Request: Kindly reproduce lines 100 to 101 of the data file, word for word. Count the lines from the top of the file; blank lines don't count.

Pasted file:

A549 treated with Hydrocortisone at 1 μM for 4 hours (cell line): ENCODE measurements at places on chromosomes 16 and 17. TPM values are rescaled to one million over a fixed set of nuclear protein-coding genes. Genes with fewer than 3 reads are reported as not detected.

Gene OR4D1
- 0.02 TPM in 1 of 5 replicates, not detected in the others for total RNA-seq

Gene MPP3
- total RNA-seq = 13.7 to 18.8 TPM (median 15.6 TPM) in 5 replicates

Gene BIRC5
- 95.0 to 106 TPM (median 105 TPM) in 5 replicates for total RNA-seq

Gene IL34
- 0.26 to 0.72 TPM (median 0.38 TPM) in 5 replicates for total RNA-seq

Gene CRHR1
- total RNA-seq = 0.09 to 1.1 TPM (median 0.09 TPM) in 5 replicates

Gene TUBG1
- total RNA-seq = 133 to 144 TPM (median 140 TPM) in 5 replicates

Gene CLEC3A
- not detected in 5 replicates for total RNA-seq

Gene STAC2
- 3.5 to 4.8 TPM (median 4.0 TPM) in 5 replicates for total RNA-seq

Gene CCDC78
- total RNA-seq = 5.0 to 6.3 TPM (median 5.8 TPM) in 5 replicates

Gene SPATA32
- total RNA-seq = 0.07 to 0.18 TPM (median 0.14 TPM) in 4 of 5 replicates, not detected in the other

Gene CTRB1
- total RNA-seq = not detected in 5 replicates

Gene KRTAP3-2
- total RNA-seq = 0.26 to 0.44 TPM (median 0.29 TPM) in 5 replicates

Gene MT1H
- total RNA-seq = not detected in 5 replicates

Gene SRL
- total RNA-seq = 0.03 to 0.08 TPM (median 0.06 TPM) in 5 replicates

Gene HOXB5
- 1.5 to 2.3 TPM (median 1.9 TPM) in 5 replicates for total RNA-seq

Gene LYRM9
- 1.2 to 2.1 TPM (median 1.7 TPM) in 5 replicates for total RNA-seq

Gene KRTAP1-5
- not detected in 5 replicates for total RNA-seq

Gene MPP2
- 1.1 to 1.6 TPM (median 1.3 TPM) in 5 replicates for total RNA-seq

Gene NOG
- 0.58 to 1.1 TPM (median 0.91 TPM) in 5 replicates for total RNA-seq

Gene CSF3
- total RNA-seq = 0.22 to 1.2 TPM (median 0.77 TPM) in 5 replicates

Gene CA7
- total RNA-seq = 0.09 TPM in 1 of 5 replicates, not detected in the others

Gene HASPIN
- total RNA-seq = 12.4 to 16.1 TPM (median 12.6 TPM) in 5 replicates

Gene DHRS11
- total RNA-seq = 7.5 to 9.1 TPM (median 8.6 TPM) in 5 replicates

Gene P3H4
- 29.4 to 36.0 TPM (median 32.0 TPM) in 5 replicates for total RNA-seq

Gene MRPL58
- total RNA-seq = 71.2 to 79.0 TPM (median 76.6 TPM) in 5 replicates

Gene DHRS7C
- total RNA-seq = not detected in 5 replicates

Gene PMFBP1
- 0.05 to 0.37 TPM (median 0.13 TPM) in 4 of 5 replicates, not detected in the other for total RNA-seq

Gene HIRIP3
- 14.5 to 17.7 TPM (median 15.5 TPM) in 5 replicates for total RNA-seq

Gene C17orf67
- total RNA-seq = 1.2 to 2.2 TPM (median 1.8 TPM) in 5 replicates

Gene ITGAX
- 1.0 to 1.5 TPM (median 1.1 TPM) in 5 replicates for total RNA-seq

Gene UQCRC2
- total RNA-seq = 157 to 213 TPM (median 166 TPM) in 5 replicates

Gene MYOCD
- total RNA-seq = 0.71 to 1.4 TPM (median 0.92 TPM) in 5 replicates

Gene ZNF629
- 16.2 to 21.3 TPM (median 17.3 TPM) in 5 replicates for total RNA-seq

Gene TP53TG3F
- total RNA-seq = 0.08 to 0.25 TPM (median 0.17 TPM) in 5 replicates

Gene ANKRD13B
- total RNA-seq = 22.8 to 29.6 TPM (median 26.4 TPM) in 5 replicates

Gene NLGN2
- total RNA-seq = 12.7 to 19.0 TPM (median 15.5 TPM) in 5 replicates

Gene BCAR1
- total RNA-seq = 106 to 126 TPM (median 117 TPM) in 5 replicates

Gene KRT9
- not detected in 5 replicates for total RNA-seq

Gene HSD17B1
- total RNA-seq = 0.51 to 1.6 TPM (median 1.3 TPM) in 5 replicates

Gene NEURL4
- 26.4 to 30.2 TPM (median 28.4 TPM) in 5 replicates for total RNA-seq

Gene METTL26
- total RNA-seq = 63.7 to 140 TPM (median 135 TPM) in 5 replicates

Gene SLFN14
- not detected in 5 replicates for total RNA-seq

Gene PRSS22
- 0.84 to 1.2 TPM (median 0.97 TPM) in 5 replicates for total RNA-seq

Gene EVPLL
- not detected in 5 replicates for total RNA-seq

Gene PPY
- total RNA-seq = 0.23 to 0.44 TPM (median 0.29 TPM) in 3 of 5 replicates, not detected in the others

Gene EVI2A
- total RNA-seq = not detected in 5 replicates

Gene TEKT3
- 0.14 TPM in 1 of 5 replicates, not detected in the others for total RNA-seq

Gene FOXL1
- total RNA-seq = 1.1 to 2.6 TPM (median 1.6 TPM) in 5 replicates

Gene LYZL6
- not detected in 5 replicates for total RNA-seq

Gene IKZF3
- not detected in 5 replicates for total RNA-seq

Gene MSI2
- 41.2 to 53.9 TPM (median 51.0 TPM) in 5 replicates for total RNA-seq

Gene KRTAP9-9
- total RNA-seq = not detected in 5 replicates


Gene IKZF3
- not detected in 5 replicates for total RNA-seq